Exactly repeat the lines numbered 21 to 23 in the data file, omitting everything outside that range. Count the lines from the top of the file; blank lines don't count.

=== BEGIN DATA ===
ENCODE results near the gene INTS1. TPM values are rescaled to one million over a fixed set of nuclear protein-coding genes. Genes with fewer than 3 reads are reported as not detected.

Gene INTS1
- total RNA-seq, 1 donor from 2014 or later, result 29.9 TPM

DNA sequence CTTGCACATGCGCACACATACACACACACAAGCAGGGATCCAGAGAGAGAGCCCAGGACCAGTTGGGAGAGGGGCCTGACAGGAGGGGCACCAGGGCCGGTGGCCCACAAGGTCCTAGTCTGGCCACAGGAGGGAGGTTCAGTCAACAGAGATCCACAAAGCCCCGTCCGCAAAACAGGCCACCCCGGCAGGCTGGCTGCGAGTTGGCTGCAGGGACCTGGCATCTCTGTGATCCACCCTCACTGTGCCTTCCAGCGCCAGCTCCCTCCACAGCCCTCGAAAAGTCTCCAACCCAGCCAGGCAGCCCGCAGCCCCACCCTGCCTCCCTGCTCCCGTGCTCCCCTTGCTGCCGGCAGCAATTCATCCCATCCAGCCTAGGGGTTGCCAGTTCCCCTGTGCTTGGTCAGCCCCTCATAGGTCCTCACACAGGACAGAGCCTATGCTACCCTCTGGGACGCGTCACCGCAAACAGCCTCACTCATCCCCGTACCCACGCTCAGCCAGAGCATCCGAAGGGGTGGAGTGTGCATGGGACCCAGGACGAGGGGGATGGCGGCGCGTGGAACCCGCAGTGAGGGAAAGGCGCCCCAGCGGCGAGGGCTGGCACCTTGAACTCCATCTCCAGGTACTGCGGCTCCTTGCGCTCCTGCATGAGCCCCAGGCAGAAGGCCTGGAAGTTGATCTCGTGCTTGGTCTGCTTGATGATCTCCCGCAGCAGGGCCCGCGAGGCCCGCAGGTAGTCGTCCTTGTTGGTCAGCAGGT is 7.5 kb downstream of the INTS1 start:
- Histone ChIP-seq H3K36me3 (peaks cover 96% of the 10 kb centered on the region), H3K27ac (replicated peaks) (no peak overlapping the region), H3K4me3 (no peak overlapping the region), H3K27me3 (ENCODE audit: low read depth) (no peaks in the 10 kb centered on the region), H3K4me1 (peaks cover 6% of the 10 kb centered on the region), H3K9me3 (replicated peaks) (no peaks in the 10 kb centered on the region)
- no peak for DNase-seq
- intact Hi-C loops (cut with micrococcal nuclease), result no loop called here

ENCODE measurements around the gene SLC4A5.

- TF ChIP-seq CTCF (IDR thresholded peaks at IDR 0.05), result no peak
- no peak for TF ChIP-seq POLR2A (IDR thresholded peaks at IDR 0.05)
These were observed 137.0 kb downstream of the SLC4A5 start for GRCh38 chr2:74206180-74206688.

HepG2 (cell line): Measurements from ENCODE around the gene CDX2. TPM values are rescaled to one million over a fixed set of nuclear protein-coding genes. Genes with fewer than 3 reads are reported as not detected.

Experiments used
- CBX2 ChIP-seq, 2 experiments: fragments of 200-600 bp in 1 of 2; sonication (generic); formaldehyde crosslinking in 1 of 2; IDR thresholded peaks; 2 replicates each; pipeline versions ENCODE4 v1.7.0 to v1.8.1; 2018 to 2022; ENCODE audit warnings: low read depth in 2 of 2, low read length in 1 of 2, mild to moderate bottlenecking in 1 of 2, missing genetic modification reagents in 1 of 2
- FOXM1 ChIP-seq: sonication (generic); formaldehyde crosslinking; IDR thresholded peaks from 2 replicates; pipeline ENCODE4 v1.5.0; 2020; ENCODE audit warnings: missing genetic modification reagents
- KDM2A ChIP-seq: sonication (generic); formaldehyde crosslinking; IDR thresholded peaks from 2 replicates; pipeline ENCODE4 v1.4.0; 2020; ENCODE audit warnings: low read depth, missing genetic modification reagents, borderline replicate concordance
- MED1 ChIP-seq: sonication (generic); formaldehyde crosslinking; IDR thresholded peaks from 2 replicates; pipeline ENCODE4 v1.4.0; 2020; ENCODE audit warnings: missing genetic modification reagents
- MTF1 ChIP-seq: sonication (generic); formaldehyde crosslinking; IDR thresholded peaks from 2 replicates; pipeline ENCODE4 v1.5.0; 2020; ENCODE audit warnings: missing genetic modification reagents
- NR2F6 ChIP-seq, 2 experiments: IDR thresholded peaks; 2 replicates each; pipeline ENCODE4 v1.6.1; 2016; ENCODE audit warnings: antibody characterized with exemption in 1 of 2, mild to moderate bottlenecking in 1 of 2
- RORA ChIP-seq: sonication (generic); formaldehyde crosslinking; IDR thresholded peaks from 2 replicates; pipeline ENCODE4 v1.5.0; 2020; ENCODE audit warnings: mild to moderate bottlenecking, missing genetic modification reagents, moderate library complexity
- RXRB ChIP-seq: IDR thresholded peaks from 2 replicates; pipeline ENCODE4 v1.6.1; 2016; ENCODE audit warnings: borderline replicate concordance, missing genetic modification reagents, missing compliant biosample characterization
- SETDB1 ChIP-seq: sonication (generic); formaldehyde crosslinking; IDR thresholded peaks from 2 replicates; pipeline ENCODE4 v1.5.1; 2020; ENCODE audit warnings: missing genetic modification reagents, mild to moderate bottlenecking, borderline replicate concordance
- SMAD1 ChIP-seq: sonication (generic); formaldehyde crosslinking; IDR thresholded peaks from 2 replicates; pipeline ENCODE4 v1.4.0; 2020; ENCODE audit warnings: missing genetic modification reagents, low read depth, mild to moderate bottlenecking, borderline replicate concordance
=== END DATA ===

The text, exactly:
- RXRB ChIP-seq: IDR thresholded peaks from 2 replicates; pipeline ENCODE4 v1.6.1; 2016; ENCODE audit warnings: borderline replicate concordance, missing genetic modification reagents, missing compliant biosample characterization
- SETDB1 ChIP-seq: sonication (generic); formaldehyde crosslinking; IDR thresholded peaks from 2 replicates; pipeline ENCODE4 v1.5.1; 2020; ENCODE audit warnings: missing genetic modification reagents, mild to moderate bottlenecking, borderline replicate concordance
- SMAD1 ChIP-seq: sonication (generic); formaldehyde crosslinking; IDR thresholded peaks from 2 replicates; pipeline ENCODE4 v1.4.0; 2020; ENCODE audit warnings: missing genetic modification reagents, low read depth, mild to moderate bottlenecking, borderline replicate concordance